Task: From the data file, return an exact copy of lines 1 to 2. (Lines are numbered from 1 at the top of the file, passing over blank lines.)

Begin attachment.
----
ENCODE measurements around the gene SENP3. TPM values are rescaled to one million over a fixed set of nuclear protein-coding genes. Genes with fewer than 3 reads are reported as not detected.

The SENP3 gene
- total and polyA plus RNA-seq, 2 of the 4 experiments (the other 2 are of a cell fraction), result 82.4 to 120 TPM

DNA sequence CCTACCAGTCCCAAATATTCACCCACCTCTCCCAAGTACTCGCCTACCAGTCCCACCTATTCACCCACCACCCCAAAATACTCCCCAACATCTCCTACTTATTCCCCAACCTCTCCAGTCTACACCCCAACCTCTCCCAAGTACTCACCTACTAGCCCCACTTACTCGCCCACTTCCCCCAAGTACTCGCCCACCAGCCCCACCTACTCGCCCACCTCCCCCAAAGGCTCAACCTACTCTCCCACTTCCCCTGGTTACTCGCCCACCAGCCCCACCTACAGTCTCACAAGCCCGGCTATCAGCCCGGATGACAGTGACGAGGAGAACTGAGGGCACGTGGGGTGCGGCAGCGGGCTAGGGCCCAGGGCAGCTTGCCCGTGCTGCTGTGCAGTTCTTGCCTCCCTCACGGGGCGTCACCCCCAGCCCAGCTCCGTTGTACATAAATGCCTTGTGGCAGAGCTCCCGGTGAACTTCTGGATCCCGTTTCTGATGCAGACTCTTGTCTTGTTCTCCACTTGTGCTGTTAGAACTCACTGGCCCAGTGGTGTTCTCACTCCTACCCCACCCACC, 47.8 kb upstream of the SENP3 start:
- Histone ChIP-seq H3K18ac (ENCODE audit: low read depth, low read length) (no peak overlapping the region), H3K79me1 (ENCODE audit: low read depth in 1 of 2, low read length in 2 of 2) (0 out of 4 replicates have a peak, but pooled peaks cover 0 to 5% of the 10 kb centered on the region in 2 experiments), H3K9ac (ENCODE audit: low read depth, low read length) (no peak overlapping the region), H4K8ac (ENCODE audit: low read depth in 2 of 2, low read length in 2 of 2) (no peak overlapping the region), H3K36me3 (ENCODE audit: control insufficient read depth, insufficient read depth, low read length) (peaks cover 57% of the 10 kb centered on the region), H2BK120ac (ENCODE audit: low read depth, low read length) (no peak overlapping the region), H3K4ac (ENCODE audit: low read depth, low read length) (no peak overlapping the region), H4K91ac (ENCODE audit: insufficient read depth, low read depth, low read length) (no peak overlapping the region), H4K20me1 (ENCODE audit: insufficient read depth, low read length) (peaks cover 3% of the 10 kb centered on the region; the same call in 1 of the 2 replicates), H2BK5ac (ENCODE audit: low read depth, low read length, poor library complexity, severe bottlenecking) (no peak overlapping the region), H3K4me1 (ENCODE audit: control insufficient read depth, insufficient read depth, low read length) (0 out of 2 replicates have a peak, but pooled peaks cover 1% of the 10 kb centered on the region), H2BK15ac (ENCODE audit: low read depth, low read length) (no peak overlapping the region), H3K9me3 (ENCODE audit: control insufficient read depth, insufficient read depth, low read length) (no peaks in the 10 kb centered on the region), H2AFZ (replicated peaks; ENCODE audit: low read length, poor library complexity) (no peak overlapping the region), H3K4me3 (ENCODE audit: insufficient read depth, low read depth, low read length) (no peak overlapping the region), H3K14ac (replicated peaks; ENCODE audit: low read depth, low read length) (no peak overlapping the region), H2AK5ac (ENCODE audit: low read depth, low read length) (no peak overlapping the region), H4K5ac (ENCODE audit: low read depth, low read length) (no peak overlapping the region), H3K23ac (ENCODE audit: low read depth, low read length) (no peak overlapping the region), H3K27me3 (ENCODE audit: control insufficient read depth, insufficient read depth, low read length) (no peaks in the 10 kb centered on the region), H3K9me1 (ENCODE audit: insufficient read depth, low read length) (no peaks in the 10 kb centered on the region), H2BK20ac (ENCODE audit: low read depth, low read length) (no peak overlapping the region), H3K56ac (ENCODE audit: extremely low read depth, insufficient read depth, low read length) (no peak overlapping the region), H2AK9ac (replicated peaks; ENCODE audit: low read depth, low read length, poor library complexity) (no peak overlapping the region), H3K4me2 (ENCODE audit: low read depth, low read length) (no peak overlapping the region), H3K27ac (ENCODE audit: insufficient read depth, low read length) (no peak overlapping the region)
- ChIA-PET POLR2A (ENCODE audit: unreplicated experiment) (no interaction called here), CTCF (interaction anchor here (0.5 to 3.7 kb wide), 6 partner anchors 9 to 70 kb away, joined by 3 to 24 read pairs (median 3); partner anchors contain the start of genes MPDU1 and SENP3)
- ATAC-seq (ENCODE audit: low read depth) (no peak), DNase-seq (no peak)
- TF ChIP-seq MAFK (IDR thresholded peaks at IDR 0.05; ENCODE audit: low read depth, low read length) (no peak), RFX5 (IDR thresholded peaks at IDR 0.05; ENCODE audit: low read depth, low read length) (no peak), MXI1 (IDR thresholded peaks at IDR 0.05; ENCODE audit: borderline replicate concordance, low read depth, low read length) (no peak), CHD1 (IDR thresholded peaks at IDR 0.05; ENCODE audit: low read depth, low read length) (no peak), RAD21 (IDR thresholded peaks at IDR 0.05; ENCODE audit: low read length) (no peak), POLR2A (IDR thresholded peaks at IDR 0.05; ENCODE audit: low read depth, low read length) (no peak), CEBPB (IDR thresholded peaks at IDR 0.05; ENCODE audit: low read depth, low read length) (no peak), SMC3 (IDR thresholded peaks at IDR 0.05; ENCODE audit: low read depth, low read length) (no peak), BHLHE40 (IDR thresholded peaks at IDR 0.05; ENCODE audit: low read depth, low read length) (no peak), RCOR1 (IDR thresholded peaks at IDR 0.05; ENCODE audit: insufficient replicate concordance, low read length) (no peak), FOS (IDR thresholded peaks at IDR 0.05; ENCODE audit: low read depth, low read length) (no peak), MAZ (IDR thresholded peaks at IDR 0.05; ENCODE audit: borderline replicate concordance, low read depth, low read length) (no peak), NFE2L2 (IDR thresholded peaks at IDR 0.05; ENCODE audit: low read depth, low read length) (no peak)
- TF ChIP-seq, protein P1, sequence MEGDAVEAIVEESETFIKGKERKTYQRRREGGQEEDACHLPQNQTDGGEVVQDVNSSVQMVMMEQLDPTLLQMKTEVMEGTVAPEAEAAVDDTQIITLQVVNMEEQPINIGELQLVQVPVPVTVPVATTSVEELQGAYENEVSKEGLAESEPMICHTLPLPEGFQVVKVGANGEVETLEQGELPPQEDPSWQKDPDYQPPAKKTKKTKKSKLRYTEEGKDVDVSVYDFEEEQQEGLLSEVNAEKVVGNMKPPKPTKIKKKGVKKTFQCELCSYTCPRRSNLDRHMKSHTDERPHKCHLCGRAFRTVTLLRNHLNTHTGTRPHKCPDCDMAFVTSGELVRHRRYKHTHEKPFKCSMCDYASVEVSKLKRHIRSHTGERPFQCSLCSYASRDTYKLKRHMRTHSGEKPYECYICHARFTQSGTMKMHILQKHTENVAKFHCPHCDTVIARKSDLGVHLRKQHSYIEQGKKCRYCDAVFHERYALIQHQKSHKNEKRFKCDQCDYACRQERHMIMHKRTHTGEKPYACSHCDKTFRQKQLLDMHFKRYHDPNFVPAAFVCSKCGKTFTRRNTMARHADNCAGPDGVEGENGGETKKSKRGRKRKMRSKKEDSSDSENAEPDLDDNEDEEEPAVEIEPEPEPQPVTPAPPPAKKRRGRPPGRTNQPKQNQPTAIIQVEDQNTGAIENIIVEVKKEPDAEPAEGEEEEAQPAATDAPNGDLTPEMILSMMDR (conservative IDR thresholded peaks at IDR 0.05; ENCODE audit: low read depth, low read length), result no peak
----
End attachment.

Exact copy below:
ENCODE measurements around the gene SENP3. TPM values are rescaled to one million over a fixed set of nuclear protein-coding genes. Genes with fewer than 3 reads are reported as not detected.

The SENP3 gene